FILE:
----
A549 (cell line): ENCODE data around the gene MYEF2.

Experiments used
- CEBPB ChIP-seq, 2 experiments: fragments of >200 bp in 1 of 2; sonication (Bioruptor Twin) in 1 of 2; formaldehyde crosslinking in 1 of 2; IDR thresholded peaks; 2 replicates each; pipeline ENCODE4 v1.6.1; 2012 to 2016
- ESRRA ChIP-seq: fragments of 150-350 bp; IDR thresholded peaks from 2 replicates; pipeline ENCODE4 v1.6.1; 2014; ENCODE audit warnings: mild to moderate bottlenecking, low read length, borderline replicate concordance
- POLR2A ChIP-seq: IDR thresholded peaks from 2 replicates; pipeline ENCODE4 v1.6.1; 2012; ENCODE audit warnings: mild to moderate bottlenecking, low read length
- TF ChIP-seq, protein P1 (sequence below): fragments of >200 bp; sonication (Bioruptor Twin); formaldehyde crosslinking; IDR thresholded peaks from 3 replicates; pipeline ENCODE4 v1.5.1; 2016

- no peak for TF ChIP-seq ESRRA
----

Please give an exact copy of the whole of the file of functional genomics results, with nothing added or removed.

A549 (cell line): ENCODE data around the gene MYEF2.

Experiments used
- CEBPB ChIP-seq, 2 experiments: fragments of >200 bp in 1 of 2; sonication (Bioruptor Twin) in 1 of 2; formaldehyde crosslinking in 1 of 2; IDR thresholded peaks; 2 replicates each; pipeline ENCODE4 v1.6.1; 2012 to 2016
- ESRRA ChIP-seq: fragments of 150-350 bp; IDR thresholded peaks from 2 replicates; pipeline ENCODE4 v1.6.1; 2014; ENCODE audit warnings: mild to moderate bottlenecking, low read length, borderline replicate concordance
- POLR2A ChIP-seq: IDR thresholded peaks from 2 replicates; pipeline ENCODE4 v1.6.1; 2012; ENCODE audit warnings: mild to moderate bottlenecking, low read length
- TF ChIP-seq, protein P1 (sequence below): fragments of >200 bp; sonication (Bioruptor Twin); formaldehyde crosslinking; IDR thresholded peaks from 3 replicates; pipeline ENCODE4 v1.5.1; 2016

- no peak for TF ChIP-seq ESRRA